I could relate to Alexander’s story this week about the family who sued a country club about all the golf balls hitting their house. First, the story:
Erik and Athina Tenczar were upset about golf balls being hit into the home they bought on Country Club Way in Kingston, Mass. So after trying to get the Indian Pond Country Club to address the problem (it says it tried), they sued. They won nearly $5 million, including interest, plus an injunction. The amount reflects property damage in the form of dented walls and shattered windows, including one over a play kitchen (they have three young daughters), plus emotional distress. “When it hits, it sounds like a gunshot,” Athina Tenczar said. Almost 700 golf balls have flown onto their land, and children at play used bicycle helmets to protect them from the projectiles. The club will appeal. Its lawyer says it has an easement over the residences adjoining the golf course. (AC/Boston Globe, WCVB Boston) …Home buyers beware: if someone has an easement, you may not have much ease.
My situation wasn’t so dire.
Short Version: I lived along (as I recall) the 14th fairway of a country club. Never again.
Long Version: Plenty of balls landed in my yard, pool (almost always punching through the floating cover), and roof, but only once did one come through the window.
I was out, and came home to find my Writer’s Cat, Clancy, batting a golf ball around on the floor. “Where did you get that?” I wondered. Then I noticed the glass on the floor, and worried that he may have cut a paw. Then I noticed the hole in the kitchen window.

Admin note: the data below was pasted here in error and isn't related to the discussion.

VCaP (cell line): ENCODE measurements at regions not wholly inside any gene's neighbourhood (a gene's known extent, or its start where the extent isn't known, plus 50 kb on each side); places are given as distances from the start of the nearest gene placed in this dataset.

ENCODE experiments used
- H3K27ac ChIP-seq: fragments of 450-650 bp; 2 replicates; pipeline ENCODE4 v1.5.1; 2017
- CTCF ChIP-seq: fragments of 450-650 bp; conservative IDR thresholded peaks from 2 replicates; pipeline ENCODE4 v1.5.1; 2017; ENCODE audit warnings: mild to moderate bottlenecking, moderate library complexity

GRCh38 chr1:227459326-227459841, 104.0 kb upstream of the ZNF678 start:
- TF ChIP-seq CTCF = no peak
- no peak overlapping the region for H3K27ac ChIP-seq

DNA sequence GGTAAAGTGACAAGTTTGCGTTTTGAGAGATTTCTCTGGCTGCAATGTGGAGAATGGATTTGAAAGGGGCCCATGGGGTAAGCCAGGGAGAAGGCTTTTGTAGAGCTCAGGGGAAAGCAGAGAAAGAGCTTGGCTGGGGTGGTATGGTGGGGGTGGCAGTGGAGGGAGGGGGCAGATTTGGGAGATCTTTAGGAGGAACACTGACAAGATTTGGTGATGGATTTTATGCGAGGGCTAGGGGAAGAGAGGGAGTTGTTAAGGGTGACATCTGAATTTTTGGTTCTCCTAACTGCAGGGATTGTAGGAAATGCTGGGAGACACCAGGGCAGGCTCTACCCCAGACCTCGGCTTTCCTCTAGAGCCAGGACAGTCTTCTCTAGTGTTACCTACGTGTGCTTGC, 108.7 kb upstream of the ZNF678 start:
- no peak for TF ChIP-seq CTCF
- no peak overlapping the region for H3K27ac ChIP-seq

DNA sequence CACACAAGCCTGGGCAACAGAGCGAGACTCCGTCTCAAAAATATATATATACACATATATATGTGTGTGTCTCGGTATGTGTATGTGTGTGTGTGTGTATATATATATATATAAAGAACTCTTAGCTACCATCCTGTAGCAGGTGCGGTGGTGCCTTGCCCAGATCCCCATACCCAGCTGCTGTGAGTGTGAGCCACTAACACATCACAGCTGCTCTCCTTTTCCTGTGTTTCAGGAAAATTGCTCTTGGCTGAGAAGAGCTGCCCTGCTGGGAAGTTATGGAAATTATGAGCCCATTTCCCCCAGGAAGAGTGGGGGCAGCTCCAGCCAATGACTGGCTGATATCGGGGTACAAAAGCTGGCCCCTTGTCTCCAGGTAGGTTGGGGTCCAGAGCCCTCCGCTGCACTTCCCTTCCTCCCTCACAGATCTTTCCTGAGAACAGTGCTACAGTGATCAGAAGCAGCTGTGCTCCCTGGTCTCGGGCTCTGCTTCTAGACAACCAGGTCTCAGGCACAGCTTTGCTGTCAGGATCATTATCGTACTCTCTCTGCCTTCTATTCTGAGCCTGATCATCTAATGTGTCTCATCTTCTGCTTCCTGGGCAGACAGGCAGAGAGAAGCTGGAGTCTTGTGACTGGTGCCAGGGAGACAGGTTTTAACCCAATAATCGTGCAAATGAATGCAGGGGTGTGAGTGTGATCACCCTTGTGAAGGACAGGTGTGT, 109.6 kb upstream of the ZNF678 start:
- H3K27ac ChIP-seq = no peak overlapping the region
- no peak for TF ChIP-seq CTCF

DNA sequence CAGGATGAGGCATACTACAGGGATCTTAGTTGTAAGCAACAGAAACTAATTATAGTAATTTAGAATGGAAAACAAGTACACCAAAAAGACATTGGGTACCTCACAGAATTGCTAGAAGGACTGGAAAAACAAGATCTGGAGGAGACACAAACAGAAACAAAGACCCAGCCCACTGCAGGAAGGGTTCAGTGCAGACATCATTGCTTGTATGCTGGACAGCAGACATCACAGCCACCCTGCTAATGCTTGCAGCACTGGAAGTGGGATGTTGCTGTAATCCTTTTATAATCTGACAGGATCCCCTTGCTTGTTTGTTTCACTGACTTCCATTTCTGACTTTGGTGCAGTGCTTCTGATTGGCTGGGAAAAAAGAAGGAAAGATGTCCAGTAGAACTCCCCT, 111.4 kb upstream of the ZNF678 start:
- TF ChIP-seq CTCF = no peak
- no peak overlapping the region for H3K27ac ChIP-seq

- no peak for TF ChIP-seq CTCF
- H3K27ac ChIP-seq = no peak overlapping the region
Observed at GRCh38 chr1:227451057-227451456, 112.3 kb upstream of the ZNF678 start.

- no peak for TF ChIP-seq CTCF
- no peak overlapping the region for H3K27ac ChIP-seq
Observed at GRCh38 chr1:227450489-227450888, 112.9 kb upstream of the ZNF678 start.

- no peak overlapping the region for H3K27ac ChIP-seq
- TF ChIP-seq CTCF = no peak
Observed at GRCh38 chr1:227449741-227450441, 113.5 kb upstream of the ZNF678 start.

A phone call to the country club brought “I’ll transfer you to the Golf Pro,” and I explained the problem. “I think I know who that was,” the Pro said. “I’ll have him contact you.”
A few hours later the doorbell rang. I opened the door and was almost immediately blinded by a man’s bright, lime-green sweater, fluorescent pink pants, and white shoes. Once I regained my senses, I looked up to his face. “Yes?”
“Very sorry,” he replied. “I’ll be happy to pay to replace your window.” He handed me his business card, showing he was a local lawyer, and said to send him the bill. He even recommended a good local window repair shop, which should tell you something (and helps to explain how the Golf Pro so quickly figured out who the culprit was).
Since I long ago forgot his name, let’s just call him Jim Lawyer.
I did call the recommended window repair place, and they came out pretty quickly and did a very nice job fixing the window. They left a bill.
Rather than spend the stamp to send the bill to lawyer Lawyer’s office, I stopped there since it was right on my way home from work.
“Is Jim available?” I asked the receptionist.
“Mister Lawyer is in court today,” she said with her well-iced voice.
After years as a first responder, I don’t faze easily. “No problem,” I replied. “Please give him two things.” I handed her the golf ball that had come through my window. Her face immediately showed her confusion as she focused on the ball in her hand. And then, before she could get a word out, I handed her the bill, said good day, and turned and went out the door.
He paid the bill.
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